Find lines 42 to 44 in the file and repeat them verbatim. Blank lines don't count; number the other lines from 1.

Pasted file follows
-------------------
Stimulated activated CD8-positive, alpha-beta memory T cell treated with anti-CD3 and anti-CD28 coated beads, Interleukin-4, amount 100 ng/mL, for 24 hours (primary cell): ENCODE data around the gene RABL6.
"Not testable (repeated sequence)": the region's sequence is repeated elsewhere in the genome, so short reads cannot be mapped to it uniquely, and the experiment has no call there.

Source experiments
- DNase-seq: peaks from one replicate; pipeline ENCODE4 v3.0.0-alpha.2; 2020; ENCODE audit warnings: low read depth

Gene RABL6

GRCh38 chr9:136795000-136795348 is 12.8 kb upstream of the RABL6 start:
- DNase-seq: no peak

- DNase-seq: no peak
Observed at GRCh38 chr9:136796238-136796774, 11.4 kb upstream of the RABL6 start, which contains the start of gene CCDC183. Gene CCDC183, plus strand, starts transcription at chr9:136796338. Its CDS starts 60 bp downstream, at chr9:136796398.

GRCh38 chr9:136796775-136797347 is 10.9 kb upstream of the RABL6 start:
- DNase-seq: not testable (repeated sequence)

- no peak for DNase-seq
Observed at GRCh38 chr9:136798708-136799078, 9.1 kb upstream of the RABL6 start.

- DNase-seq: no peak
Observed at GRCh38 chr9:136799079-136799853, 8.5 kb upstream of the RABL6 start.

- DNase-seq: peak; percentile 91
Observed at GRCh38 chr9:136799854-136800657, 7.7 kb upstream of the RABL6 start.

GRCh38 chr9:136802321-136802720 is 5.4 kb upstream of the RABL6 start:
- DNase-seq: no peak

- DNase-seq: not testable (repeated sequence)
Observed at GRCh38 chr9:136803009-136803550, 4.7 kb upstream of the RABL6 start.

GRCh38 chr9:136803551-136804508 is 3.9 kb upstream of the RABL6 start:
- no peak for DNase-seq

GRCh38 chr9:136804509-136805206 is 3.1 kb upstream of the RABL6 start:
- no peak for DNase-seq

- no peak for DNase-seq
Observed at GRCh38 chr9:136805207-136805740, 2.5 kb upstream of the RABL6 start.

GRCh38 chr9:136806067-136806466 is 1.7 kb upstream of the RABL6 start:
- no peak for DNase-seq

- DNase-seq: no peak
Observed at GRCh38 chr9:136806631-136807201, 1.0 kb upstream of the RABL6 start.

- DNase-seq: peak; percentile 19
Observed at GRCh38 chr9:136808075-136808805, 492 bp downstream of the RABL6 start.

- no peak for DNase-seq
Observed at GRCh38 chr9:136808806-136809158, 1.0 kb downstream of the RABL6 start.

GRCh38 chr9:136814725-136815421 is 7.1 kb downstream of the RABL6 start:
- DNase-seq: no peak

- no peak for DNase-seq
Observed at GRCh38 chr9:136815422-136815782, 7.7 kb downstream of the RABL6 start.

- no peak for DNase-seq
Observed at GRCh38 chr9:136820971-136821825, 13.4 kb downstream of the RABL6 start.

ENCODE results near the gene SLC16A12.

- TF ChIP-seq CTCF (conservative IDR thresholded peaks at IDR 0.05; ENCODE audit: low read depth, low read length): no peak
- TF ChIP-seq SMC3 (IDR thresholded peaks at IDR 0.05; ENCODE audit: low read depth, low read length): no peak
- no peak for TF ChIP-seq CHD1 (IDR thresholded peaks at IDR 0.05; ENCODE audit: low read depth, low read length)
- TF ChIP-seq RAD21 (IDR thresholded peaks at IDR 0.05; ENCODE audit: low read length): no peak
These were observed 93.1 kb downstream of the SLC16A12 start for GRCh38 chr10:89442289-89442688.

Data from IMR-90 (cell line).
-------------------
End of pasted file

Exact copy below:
ENCODE results near the gene SLC16A12.

- TF ChIP-seq CTCF (conservative IDR thresholded peaks at IDR 0.05; ENCODE audit: low read depth, low read length): no peak
- TF ChIP-seq SMC3 (IDR thresholded peaks at IDR 0.05; ENCODE audit: low read depth, low read length): no peak